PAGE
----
Smugglers are ramping up the flow of drugs like marijuana and opioids into the blockaded Gaza Strip, posing a challenge to the Islamist group Hamas and its security forces, who are promising to crack down harder on those caught.
In January this year, Gaza police seized as many drugs in one month as the whole of 2016, underscoring just how rife the problem has become, officials said. Eight major dealers were arrested in one of the biggest police stings to date.
The smuggling is carried out by Palestinian and Egyptian gangs who mostly move marijuana and an opioid painkiller called Tramadol from Egypt into Gaza, where two million Palestinians live in a territory about 45 km long and up to 12 km wide.
In their latest raid, police seized more than 100 kilograms of marijuana, worth as much as $5 million on the streets of Gaza, and 250,000 tablets of Tramadol, which sells for between 130 and 170 shekels ($35-$45) for 10 pills.
Until 2013, most of the smuggling was through a network of tunnels Palestinians and Egyptians had built under the border and that were used to shift everything from food and consumer goods to cars, cattle and rockets.
But Egypt either blew up or flooded the tunnels during 2014 and 2015, determined to crack down on the trade. Since then, smugglers have found new ways of shifting merchandise.
In some cases, drugs are moved inside cooking gas canisters or washing machines. Sometimes, small quantities are thrown or catapulted from Egypt into Gaza. There are kilometers-long narrow tube tunnels used to move small packages, and in other cases drugs are shipped inside goods imported from Israel.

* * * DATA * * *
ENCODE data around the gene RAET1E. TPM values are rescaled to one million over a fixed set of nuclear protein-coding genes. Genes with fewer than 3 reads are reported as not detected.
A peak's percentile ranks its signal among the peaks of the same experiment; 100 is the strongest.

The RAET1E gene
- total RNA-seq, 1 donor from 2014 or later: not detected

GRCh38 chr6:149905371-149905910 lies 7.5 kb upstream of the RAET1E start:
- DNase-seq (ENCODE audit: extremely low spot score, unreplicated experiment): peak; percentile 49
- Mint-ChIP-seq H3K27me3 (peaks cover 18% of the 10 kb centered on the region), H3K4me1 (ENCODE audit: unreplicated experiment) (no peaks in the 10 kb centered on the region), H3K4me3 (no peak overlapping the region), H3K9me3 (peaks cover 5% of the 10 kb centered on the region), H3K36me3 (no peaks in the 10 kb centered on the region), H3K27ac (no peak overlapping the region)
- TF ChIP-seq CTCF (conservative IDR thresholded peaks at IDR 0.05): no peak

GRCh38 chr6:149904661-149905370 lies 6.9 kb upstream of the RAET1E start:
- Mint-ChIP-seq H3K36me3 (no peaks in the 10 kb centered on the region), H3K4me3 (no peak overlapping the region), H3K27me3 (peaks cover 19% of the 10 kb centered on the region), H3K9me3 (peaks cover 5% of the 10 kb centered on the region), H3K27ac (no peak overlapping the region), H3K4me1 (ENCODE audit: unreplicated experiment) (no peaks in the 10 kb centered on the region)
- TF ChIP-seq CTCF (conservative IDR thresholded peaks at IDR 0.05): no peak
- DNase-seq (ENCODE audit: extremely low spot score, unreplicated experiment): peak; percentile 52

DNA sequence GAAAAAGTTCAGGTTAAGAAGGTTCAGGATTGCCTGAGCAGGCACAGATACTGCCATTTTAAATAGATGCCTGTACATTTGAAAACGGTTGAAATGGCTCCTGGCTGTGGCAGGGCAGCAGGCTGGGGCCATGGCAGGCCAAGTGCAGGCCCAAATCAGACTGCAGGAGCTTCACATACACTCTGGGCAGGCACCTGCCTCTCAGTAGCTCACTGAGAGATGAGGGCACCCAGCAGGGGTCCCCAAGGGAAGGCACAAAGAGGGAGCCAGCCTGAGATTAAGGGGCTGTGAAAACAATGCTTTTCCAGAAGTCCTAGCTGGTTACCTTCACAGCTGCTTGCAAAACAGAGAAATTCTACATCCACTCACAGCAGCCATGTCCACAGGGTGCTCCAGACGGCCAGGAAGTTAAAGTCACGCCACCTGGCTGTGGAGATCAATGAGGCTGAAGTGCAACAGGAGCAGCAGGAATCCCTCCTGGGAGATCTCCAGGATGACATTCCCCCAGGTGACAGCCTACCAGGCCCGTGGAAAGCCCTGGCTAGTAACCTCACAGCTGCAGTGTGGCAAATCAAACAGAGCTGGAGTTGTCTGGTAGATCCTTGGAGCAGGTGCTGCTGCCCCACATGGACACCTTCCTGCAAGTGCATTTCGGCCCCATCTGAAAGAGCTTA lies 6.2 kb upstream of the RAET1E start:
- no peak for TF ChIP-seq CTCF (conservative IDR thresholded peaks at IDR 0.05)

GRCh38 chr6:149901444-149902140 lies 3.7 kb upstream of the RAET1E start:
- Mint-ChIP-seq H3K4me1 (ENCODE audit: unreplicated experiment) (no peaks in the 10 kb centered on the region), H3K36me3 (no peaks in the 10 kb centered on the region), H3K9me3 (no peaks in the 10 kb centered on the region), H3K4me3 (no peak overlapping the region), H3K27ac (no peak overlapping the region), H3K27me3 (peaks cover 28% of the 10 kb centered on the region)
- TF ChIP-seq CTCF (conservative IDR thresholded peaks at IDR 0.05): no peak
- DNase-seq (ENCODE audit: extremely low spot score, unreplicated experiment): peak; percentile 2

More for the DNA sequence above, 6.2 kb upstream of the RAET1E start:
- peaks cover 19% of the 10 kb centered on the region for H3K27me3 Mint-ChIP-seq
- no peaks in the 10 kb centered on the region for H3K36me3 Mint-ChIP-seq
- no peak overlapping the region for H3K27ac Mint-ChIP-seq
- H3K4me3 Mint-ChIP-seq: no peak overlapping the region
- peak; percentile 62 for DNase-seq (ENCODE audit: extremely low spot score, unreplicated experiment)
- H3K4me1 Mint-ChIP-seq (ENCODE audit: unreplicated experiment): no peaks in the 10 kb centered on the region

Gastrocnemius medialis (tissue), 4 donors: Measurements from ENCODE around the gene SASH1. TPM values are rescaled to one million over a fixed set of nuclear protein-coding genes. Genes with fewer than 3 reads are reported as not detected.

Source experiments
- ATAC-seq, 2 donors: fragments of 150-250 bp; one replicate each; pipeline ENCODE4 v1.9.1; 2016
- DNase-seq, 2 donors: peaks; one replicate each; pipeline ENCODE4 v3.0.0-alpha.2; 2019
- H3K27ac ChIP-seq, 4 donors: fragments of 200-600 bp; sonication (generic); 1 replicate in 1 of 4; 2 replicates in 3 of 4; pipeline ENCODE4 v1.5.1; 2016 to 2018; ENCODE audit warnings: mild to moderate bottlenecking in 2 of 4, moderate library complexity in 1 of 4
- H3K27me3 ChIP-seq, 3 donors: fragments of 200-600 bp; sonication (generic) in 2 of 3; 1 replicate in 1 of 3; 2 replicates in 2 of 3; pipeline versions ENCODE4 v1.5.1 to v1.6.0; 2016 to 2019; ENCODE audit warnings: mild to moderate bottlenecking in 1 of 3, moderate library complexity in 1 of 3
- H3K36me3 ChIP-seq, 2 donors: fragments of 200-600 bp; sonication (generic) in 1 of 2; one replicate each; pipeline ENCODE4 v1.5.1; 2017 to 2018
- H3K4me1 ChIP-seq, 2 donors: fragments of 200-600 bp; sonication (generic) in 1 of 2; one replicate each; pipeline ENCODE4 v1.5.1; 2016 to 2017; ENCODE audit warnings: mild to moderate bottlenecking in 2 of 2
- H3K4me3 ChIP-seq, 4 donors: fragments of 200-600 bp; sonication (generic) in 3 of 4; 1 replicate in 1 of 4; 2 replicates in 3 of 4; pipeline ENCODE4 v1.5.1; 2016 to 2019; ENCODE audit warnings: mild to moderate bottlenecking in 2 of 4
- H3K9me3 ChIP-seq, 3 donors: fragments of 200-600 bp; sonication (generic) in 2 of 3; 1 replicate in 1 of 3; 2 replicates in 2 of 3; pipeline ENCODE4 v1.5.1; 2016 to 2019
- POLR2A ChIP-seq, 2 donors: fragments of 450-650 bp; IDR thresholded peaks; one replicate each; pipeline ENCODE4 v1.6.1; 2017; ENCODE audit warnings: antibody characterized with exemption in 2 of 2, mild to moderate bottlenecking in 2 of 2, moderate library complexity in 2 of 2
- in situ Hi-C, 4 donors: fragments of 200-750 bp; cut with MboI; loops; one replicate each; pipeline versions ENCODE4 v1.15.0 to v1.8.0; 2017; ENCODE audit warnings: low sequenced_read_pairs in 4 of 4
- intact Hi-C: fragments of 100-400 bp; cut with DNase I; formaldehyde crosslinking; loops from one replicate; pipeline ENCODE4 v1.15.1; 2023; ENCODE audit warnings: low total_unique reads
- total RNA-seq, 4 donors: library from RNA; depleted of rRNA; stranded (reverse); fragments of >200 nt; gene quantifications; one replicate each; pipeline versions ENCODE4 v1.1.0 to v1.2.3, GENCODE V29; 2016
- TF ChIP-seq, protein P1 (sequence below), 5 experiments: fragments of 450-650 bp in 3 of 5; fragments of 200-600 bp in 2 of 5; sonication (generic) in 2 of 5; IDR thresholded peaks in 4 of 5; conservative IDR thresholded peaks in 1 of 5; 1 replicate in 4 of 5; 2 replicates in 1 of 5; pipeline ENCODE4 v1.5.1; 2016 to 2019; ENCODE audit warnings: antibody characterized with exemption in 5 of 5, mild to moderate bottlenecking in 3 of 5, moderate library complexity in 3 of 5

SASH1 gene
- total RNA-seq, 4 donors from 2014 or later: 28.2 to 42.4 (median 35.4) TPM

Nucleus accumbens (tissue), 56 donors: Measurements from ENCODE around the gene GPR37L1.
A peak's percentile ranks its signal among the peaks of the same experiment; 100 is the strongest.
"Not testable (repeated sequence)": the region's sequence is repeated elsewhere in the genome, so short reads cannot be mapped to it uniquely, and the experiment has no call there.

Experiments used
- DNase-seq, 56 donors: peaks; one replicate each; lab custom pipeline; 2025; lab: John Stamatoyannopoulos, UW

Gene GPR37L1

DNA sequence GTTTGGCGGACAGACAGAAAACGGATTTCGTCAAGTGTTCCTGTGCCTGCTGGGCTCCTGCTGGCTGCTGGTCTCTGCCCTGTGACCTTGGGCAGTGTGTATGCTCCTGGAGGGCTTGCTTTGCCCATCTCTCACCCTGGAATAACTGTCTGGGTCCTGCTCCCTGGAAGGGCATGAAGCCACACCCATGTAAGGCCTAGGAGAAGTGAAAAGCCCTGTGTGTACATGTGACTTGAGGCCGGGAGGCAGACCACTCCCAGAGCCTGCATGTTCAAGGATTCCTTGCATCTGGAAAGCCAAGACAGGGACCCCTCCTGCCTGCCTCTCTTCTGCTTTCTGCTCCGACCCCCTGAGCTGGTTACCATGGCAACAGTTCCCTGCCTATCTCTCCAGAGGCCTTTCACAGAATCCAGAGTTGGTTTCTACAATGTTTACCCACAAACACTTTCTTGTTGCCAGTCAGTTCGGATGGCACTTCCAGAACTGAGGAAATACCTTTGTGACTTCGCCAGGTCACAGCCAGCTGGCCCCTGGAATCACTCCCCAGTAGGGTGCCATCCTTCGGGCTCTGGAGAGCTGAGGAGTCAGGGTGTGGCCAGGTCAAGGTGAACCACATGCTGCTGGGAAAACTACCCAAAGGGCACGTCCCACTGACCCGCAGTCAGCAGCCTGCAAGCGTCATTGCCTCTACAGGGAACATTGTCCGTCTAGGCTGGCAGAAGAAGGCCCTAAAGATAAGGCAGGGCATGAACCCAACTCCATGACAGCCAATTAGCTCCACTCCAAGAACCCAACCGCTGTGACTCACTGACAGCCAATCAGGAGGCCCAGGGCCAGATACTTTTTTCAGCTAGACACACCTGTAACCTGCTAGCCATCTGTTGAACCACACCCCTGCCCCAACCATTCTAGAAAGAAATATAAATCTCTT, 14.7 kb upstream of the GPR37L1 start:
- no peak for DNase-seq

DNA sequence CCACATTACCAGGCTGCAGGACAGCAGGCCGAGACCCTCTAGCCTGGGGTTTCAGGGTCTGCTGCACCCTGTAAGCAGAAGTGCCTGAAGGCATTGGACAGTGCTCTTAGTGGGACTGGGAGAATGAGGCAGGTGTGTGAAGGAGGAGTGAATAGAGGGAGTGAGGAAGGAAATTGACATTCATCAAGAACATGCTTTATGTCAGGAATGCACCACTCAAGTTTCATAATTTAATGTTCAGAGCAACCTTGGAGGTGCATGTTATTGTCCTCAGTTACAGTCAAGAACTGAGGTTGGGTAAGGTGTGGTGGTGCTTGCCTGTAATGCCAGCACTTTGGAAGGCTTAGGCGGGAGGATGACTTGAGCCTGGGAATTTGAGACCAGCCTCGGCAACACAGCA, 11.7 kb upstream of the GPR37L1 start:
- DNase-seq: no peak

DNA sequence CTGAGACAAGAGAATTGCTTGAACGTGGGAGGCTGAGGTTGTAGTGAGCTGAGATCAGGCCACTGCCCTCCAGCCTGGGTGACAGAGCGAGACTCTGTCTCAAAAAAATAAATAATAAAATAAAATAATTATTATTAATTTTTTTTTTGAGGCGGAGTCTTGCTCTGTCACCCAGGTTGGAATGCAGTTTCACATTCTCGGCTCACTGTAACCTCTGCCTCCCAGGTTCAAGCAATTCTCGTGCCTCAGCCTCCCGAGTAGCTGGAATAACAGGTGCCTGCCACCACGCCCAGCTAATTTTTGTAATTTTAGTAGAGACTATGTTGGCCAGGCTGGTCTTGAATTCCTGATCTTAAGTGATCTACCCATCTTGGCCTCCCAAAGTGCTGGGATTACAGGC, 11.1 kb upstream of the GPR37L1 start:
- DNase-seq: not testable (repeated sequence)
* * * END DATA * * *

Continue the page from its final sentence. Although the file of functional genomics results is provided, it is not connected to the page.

Qidra said reduced court sentences for drug dealing may have helped spur a resurgence in activity. He and others are now calling for tougher sentences to deter the industry.
Yehya Al-Farra, an aide to Gaza's attorney general, said the courts needed to go back to sentences in the past, recalling that in 2009 one dealer got 15 years in prison.
"A murder can be done by different means: (a murderer) can use a gun, a knife, hanging or drugs to kill people. Therefore, the law has stated that punishment can be up to a death penalty, because this dealer is considered to be a killer of the soul," Farra told Reuters.
He and Qidra want more recruits to the anti-drug squad and more medical facilities to treat addicts.
With unemployment over 40 percent, many young Gazans turn to drugs out of despair.
"They think Tramadol will change the reality and will make them feel at peace," said Fadel Abu Heen, a psychiatrist. "They want to lose awareness and any feeling of reality."
Inside a Gaza prison, convicts urged men to reject drugs. A 26-year-old barber said he started taking half a Tramadol a day after a friend offered him some. Soon he was addicted.